People with existing respiratory issues are at higher risk of getting infected by the virus. Issues like diabetes, lung infections that are chronic, cancer, kidney disease, and obesity.

The impact on the respiratory system and the human body generally is not favourable. Therefore, tests are necessary for the detection of the virus. The PCR test London is a perfect way to start your testing journey.

Covid-19 may lead to lung diseases such as Pneumonia and, in some severe instances, ARDS (acute respiratory distress syndrome). Another covid-19 issue is sepsis which can cause long-term damage to the lungs and other organs. More airway disorders, such as bronchitis, may be caused by the virus, which may require immediate hospitalisation.


In pneumonia, the lungs become swollen and filled with fluid, causing breathing problems. Breathing issues in certain patients might become serious if they require hospital care with oxygen or possibly a machine.

Pneumonia caused by the virus usually affects both lungs. Shortness of breath, cough and other symptoms result when air sacs in the lungs are filled with fluid, reducing their capacity to take in oxygen.

While most individuals recover from pneumonia without any long-term effects, pneumonia caused by the virus can be severe. Even when the sickness is gone, lung injuries can cause breathing problems that take months to recover.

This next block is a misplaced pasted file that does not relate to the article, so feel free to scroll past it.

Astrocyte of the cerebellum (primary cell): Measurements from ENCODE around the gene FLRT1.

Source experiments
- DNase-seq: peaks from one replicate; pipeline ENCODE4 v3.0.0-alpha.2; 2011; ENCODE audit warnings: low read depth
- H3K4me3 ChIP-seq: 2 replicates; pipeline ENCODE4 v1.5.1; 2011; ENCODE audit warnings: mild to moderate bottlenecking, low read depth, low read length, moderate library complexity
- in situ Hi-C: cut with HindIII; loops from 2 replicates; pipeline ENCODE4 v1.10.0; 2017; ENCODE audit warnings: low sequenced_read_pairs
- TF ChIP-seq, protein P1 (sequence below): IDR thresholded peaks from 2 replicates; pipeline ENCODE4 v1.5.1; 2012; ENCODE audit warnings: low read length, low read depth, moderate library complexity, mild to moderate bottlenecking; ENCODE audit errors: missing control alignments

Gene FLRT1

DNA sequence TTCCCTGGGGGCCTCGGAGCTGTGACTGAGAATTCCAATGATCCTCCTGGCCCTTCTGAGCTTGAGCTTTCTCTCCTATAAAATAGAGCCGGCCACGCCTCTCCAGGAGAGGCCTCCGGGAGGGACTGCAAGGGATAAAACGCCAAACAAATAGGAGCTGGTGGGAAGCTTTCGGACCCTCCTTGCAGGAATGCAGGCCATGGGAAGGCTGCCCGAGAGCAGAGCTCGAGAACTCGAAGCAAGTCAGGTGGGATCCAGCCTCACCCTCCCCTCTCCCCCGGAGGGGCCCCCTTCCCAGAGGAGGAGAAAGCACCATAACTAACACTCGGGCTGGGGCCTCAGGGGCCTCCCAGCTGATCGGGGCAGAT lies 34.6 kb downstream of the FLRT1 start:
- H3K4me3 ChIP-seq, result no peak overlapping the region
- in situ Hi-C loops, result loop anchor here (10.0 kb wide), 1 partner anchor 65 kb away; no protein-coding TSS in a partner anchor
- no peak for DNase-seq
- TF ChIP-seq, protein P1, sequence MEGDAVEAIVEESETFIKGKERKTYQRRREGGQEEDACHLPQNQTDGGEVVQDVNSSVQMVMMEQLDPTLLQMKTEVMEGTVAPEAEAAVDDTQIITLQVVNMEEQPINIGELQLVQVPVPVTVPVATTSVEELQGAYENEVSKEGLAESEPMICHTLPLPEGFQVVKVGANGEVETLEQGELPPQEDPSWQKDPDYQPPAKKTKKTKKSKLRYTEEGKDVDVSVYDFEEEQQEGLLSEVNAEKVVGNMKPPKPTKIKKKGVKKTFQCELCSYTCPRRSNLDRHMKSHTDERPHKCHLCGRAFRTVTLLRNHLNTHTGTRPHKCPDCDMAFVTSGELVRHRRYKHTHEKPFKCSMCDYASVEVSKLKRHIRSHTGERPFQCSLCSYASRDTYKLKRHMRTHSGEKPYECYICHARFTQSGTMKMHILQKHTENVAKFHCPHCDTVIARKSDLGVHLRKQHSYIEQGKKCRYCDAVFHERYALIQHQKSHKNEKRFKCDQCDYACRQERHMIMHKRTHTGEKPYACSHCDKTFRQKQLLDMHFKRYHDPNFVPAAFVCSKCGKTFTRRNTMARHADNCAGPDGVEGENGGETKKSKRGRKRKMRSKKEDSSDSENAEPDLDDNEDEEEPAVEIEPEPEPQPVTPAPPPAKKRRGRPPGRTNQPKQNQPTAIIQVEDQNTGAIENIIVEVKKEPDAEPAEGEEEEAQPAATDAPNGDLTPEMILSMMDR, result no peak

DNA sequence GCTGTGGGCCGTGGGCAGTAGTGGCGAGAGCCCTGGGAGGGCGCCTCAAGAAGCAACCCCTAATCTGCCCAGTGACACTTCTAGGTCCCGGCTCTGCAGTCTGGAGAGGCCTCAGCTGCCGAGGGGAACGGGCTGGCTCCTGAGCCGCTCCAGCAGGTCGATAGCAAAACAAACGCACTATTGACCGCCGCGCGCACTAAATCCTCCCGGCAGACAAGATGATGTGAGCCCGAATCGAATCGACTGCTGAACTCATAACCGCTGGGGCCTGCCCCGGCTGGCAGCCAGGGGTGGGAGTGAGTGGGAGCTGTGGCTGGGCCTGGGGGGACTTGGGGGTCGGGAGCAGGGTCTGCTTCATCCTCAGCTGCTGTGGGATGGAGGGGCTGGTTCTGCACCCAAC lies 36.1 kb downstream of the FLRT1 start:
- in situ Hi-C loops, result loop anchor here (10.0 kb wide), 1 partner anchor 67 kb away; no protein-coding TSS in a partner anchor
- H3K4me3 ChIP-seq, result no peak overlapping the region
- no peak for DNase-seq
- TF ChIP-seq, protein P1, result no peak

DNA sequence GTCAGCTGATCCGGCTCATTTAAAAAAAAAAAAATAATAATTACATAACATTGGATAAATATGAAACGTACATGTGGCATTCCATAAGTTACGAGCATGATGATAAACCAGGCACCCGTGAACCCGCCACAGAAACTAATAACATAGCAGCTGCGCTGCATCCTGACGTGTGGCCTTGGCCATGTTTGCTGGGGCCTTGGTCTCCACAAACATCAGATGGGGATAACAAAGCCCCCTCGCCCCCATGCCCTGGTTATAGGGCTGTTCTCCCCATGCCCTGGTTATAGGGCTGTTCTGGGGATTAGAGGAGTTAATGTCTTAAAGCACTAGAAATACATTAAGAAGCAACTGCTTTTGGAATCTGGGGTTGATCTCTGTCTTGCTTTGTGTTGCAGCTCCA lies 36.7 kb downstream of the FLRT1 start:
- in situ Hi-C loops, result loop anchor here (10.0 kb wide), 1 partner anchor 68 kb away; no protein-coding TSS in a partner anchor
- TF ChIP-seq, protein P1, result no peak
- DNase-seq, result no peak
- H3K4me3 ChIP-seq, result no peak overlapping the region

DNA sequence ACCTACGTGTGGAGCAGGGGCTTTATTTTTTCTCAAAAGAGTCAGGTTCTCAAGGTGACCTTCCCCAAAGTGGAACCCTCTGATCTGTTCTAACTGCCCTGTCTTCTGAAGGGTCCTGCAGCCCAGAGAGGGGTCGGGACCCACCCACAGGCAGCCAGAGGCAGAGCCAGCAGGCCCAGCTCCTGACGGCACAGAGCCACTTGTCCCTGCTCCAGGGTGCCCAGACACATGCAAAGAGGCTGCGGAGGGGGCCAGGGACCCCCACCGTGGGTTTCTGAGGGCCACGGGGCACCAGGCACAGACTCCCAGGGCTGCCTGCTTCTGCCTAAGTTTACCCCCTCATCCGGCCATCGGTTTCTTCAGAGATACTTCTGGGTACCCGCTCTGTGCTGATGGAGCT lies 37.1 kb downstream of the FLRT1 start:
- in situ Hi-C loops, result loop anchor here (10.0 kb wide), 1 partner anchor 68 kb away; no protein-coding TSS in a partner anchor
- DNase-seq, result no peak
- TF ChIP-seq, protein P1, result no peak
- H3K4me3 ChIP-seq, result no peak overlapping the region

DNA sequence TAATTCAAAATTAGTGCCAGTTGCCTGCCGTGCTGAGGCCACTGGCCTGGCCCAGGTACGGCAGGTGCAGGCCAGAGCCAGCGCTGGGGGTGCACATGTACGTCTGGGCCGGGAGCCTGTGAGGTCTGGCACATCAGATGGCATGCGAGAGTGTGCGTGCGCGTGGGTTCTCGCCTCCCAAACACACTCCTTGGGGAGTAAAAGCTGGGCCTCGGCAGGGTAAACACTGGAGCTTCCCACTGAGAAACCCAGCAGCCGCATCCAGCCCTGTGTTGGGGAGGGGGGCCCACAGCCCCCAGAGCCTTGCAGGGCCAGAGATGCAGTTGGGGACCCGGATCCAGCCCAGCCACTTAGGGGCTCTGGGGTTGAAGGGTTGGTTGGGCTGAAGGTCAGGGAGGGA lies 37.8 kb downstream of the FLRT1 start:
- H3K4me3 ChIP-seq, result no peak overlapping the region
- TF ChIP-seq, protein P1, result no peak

Acute Respiratory Distress Syndrome (ARDS)

If covid-19 pneumonia advances, more air sacs may get clogged with fluid spilling from the blood veins in the lungs. The difficulty in breathing that develops can lead to acute respiratory distress syndrome (ARDS), a type of lung failure. Patients with ARDS are frequently unable to breathe without aid and require ventilator assistance to help them.

ARDS is deadly whether it happens at home or in the hospital. People who recover from ARDS and covid-19 may have long-term lung injuries.


Sepsis is another effect of a severe case of covid-19. It occurs when an infection enters the bloodstream and spreads throughout the body, causing tissue damage.

The heart, lungs, and other internal systems function together. This collaboration between the organs breaks in sepsis and the lungs, heart, and other organs begin to shut down. Even if a patient survives sepsis, the organs in the body might be permanently damaged.